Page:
Young care worker caring for woman with injury

The Care Quality Commission is a keen supporter of technology as a driver for improving standards of care. One of its strategic priorities is to encourage innovation; to not let regulation stand in the way of digital developments, providing they do not come at the expense of high quality, person-centred care.

So how can home care organisations harness technology to address the CQC’s five key lines of enquiry? And use it to focus on delivering outstanding care?

Are they safe?

Keeping people safe is one of the clearest applications of technology in home care. From managing risk to the correct administration of medications, technology provides a host of safety measures that cannot be matched by manual processes.

Record keeping – moving from paper to digital records brings immediate benefits in making important documents more legible, secure and up-to-date. Records stored digitally within the cloud are inherently more secure due to the safety protocols associated with this management system. They can also be updated more quickly than a paper record, with the updated version made available immediately to those who rely on it.

Managing medications – introducing an Electronic Medication Administration Record (eMAR) system brings numerous advantages over paper MAR charts, such as reminding carers to administer medication, triggering instant alerts if critical medication is missed and reducing mistakes from handwriting errors.

Ensuring there are sufficient numbers of staff – using an online scheduling and rostering system can provide an accurate, up-to-date view of the cover available for appointments, and automatically flag when a visit is in danger of being missed, without the need for constantly redrawing timetables.

Are they effective?

Effective care is about achieving good outcomes, with care that helps people maintain a quality of life and is based on the best available evidence. There are lots of examples of technology enhancing the delivery of effective care – from digital sensors that monitor a person’s wellbeing at home and raise an alarm when something doesn’t look right, to online platforms where professionals can share information and best practice, to using a mobile app to record notes during a domiciliary care visit.

In addition to this, care staff can be supported to deliver effective care through the use of HR systems which provide prompts when qualifications expire or when a particular area of training is needed.


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Are they caring?

Resistance to adopting technology in home care tends to revolve around the idea of nurturing human contact being replaced by a cold machine. The care sector is incredibly mindful of the importance of enhancing care with technology, not replacing it. Whilst it might sound like a contradiction, here are some of the ways in which technology can help domiciliary care organisations be more caring.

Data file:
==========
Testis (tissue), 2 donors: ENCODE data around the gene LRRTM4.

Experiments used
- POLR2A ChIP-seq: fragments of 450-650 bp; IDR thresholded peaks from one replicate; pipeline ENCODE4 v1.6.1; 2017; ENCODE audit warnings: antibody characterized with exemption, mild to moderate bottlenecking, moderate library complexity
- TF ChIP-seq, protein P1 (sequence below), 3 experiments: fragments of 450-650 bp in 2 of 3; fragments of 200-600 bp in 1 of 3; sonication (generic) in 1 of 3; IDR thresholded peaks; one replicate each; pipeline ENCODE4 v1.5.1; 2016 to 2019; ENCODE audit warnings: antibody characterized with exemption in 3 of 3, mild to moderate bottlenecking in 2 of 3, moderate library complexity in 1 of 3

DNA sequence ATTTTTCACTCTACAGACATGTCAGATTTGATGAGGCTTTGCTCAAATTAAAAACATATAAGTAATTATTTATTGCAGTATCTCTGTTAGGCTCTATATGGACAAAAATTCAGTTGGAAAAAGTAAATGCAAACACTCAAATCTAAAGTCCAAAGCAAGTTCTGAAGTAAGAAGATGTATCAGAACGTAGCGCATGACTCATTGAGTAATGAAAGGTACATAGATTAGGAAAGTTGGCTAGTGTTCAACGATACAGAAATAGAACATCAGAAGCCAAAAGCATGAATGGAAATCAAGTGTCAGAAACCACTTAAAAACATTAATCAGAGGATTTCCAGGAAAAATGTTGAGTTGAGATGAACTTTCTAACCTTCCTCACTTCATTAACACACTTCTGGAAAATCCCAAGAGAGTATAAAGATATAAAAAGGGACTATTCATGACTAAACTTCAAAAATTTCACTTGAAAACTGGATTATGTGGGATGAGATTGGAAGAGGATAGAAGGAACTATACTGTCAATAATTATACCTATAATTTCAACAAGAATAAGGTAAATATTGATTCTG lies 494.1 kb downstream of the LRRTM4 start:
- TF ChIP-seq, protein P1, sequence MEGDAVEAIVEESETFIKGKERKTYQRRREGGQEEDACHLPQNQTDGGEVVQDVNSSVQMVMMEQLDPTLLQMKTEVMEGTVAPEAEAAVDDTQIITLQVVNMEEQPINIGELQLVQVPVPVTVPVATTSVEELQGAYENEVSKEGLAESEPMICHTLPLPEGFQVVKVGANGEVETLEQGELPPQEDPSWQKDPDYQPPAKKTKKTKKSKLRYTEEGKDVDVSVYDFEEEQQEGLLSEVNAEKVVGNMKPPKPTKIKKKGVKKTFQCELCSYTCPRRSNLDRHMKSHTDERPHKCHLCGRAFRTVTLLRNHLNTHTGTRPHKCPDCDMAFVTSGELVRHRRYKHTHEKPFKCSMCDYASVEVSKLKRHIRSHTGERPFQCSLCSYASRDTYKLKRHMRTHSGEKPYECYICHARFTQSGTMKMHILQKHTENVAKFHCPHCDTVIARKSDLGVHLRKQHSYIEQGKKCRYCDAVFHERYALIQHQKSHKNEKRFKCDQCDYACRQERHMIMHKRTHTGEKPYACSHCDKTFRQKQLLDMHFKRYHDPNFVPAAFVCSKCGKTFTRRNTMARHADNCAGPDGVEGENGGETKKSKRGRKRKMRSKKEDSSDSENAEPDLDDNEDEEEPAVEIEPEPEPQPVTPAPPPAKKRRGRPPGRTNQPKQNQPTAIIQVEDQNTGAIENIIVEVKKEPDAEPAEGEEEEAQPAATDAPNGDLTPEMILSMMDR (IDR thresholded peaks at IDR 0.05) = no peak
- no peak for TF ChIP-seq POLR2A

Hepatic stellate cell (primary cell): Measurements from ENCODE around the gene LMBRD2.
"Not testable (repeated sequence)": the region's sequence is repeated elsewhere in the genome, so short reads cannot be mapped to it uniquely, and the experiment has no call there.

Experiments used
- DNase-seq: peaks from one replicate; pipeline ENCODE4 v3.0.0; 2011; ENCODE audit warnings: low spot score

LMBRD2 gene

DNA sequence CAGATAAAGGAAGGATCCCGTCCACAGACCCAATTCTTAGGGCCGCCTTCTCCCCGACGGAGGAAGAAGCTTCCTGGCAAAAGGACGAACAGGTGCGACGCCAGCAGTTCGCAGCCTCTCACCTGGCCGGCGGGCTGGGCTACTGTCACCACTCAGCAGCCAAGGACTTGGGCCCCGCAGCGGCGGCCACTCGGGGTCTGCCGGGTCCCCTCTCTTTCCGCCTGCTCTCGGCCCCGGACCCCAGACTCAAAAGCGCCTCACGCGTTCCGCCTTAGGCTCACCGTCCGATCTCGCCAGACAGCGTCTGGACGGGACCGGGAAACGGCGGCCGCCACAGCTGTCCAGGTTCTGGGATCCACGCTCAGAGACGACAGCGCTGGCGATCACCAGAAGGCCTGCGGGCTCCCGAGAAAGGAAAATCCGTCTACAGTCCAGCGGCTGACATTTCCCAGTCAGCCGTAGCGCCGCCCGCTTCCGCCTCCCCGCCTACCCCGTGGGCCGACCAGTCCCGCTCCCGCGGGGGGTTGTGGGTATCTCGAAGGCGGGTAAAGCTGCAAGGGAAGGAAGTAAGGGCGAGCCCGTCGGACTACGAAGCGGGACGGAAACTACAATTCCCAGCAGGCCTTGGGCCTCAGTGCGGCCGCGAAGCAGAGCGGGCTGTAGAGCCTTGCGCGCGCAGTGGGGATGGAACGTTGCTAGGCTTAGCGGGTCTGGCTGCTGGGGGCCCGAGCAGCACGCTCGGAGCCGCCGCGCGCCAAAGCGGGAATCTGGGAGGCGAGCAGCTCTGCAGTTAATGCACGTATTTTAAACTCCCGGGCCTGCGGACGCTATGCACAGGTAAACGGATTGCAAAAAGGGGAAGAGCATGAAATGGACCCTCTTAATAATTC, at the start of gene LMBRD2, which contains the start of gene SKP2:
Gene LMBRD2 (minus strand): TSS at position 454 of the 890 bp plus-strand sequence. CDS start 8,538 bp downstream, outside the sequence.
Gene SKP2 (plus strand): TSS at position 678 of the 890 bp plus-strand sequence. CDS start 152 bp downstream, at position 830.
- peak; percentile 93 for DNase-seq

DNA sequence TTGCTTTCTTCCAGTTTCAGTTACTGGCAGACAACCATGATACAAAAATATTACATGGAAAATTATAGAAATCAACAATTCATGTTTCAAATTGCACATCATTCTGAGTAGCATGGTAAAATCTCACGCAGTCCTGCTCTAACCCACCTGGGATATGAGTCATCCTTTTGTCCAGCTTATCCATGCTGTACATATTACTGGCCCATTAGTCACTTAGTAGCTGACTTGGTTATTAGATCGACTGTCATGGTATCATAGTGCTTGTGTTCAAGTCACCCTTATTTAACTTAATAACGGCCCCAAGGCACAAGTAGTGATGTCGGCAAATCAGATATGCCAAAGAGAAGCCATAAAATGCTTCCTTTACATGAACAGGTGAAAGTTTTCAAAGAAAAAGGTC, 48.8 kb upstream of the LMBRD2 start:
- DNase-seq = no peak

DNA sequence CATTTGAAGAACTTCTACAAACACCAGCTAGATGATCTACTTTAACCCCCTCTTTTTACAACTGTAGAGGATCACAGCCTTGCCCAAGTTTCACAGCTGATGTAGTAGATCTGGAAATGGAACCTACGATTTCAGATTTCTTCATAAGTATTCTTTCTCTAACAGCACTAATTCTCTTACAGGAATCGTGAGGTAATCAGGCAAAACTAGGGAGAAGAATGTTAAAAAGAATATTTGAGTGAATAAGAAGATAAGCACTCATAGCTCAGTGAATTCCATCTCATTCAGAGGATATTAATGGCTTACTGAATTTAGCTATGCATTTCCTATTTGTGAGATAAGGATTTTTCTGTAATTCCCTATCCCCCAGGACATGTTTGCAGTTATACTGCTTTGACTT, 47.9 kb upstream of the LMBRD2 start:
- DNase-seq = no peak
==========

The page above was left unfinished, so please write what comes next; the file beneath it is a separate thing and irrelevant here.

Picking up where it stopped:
Making sure carers have enough time – using an electronic scheduling system can help home care agencies make sure their carers have enough time to attend to the needs of the people they care for. Appointments can be set to make sure that no carer is rushing to get through more visits than they can handle in any one day.

Taking account of people’s preferences – some online scheduling systems can automatically take into account a person’s likes and dislikes when organising their care package, making it possible to book the right person at the right time for the care they’d like to receive.

Are they responsive to people’s needs?

‘Person-centred’ is a watch word for care; on the road to becoming an Outstanding home care agency, the one recurring question is always whether the care that is being provided meets the needs of the people receiving it. Technology has a role to play in this aspect of care delivery too.

Delivering timely careelectronic call monitoring is an established system for overseeing visits and ensuring people receive care in a timely fashion. By logging when carers clock in and out, home care agencies can check that visits happen as planned, triggering notifications if an appointment is missed or a carer arrives late.

Involvement in care planning – thanks to the power of the internet, it’s easier than ever for clients and family members to have an involvement in their care, regardless of distance. Secure online portals are a way for family members to see details of the care their loved one has received, as well as an opportunity to share their wishes and observations.

Are they well-led?

Finally, the most important way that technology can assist a home care organisation in being well-led, is by providing centralised systems that can be used to monitor and improve the quality of care.

By utilising a digital care management system – which serves as a centralised repository of digital care plans and schedules, and which captures notes and activity logs from carers as they go about their daily work – care managers have access to a goldmine of data which can be interrogated and analysed. Well-led home care organisations will use this insight to spot patterns and look for trends, which in turn can be used to identify where improvements need to be made.


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